By Ashraf Al Shafaki
What follows is a diverse set of methods for explaining complex concepts to others. The methods detailed here are compiled and created entirely by Ashraf Al Shafaki.
One method of visual explanation is by using the 4 quadrants method. Two variables are used, one on the x-axis (horizontal axis) and the other on the y-axes (vertical exes).
The 2D (2-dimensional) plane is then divided into 4 quadrants. Each quadrant would include a case out of 4 cases that corresponds to the state of the variables.
Another way to think of it is as if there is a table that has 2 row and 2 columns that includes 4 elements inside it. The headings of the table are the x-axis and the left most column of the table represents the y-axis.
Clarity is an important thing. When concepts are clear in the mind, one can easily use such clear understanding of such concepts to think rapidly and deeply in a correct way to reach sound conclusions and to problem solve.
Sometimes two concepts are intertwined or superimposed in the minds of a student. This intertwining or superposition could result in improper gloomy thinking that could lead to deadlocks, blind allies or vicious circles in thinking which could cause confusion and frustration and do not lead to proper conclusions nor ability to problem solve.
The best way to solve this problem is by clearly separating those tow concepts through showing the differences between them. By becoming aware of the differences between the two concepts students start seeing them as two distinct things and stop confusing them for one another or superimposing them over each other. This greatly helps in understanding and thus greatly improves clear thinking and problem solving.
One good method for explaining is to outline the process. Not everything can be represented as a process, but things that can would benefit from being explained by conducting a careful trace for their underlying process. Explaining by revealing the process belongs to the time based or chronological explanation methods.
While explaining by relating the history of development of a concept or thing describes its chronological development along time, explaining by uncovering the process tackles things that keep repeating on and on again. The historic development of something happens only once, but a process keeps repeating once and again.
You can explain to a child what a beetle is by explaining the different phases in which the beetle goes in order to become a beetle starting by the time it was a small egg, then hatching and becoming a larva then a pupa and finally developing into a full grown beetle.
One method of explaining something is by enumerating and describing its component. For instance if you want to explain what a chair is you can say it is an object that consists of a flat surface supported by 4 legs.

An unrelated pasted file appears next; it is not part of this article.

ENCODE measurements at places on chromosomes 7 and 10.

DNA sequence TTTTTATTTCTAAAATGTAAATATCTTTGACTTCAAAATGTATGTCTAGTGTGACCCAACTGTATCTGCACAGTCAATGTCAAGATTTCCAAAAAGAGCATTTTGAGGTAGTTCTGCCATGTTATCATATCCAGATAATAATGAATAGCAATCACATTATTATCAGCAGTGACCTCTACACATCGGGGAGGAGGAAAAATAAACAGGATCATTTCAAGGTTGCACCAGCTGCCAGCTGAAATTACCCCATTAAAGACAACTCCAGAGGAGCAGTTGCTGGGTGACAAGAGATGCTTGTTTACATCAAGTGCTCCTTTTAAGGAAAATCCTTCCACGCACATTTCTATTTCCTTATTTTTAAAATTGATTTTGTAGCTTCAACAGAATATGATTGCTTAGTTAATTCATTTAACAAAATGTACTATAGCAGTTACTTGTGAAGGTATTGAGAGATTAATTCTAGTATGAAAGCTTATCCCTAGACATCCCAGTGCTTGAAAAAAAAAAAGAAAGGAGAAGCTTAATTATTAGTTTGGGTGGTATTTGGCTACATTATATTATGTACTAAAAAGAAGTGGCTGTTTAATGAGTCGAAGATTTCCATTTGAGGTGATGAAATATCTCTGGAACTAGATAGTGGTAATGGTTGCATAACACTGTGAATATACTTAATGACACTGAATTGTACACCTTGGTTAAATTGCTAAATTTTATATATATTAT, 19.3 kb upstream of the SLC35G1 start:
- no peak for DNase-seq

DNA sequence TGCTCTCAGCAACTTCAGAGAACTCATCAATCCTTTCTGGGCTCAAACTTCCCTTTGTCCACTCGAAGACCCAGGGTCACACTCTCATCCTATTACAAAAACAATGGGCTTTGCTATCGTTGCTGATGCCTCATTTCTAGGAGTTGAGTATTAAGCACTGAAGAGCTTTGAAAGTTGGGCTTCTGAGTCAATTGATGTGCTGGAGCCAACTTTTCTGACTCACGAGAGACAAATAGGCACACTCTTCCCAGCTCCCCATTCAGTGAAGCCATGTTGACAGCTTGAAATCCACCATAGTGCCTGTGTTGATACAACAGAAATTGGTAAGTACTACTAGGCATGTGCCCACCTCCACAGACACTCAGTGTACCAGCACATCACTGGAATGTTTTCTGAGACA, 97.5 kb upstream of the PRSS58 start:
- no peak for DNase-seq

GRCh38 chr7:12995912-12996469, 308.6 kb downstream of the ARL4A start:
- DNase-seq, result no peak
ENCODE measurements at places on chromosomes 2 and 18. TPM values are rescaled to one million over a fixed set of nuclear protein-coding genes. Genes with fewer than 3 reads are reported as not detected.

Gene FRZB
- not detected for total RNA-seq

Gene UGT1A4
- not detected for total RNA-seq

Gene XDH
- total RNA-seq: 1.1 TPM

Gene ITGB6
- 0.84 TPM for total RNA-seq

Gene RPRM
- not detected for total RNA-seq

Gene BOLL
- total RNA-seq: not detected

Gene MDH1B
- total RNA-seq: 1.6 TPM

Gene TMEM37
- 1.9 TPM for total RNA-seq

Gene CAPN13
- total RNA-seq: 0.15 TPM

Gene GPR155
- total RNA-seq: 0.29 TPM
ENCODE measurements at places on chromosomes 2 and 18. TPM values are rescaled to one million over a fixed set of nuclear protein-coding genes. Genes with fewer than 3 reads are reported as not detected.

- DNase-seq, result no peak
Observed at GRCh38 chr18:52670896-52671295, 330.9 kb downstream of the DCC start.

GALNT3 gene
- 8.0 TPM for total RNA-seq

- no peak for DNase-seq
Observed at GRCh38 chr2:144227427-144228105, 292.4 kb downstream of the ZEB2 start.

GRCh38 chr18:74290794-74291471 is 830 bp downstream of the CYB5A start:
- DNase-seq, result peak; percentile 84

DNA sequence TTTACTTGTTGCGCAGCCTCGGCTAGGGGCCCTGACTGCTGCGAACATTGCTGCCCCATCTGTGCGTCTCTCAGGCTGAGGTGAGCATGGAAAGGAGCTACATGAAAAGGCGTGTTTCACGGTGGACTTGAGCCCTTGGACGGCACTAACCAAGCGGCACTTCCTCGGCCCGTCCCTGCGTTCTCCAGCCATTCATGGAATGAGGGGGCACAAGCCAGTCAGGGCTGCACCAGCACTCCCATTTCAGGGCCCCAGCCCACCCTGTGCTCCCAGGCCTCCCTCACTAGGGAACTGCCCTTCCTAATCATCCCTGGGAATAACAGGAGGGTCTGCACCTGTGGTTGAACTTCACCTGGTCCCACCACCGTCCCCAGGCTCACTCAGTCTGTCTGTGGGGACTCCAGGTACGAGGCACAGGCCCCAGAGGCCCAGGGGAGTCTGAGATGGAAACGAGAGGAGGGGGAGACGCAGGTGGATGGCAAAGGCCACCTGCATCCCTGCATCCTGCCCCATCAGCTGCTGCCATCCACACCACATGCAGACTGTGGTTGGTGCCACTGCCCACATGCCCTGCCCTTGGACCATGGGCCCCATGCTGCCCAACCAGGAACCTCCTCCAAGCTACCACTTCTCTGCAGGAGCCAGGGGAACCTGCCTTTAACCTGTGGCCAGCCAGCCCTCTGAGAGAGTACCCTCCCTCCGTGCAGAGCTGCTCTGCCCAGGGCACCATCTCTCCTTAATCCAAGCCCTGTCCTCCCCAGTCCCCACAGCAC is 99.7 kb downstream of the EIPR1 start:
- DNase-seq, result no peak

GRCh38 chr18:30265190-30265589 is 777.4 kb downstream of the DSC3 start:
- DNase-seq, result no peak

If you want to explain what an elephant is you can say it is an animal that has large ears, a long trunk and a huge body.
By enumerating components of what you want to explain you make it easier for the mind to digest and comprehend. Composition is one of the relationships between concepts that helps the mind better grasp the concepts and be better able to use them in the thinking process.
Contrasting between two contrasting concepts is one of the most popular methods for explaining. It belongs to the relationship establishment explanation methods. It can be used only with concepts for which contrasting ones exist.
For example if you want to explain what black is you can clarify its meaning by contrasting it with white. Not only does this help those who already understand what white is understand that black is it's opposite but it also establishes a holistic view that combines black and its contrasting white concept together in a larger entity.
You can explain what a man is by contrasting him to a woman. Contrast establishes a sharper degree of understanding and makes concepts become crystal clear.
You can explain what hot is by contrasting it with cold and vice versa and so on.
One method for starting to explain someone, particularly something that is commonly incorrectly perceived, is to start not by saying what this concept is but by saying what this concept is not.
For instance once can start explaining what mushroom is by saying that mushroom is not a plant or what a whale is by saying that a whale is not a fish. Excluding is mostly done by saying that the subject of explanation does not belong to this or that set. Breaking such a relationship helps the brain retract from any blind or incorrect allies it might be heading to.
One amazing method for explaining a complex concept that makes that concept become crystal clear instantly to the human mind is by using parallel patterns. The explainer selects a one-dimensional pattern of something the explainee is familiar with and is already crystal clear to him. The pattern selected must be parallel to another pattern that includes the concept the explainee wants to explain. The slot for the concept under explanation is to be left blank and the explainee is asked to fill it out. The concept being explained will become crystal clear to the explainee using this method.
For instance, let's say the explainer wants to explain to the explainee what the letter "b" is. He draws 4 quadrants that contain the sequence "1, 2" then another quadrant that contains the parallel sequence "a, ..." leaving its final slot blank. The explainee will be able to comprehend what the letter "b" is by visualizing the relationship it has with the elements around it. The explainee may be able to come up with the missing element in the empty slot, the concept being explained, or the explainer can spell it out for him and still this will greatly improve understanding of the concept.
The parallel patterns technique belongs to the relationship building methods of explanation.
Sometimes a concept is not very clear or seams to be something other than its reality. In such a case unrooting is an excellent explanation method. It helps dispel any myth in the minds of explainees.
A myth or unclear concept is often made so due to having an old root that has been covered for long. By exposing such a root the myth can easily be dispelled and the unclear concept can be greatly clarified.
One very effective and rapid explanation method that also deeply engraves concepts in the minds of explainees is by using visual explanation through diagrams. A visual representation of the concept being explained (within its context) is an effective explanation method that belongs to the explanation through relationship building set of explanation methods.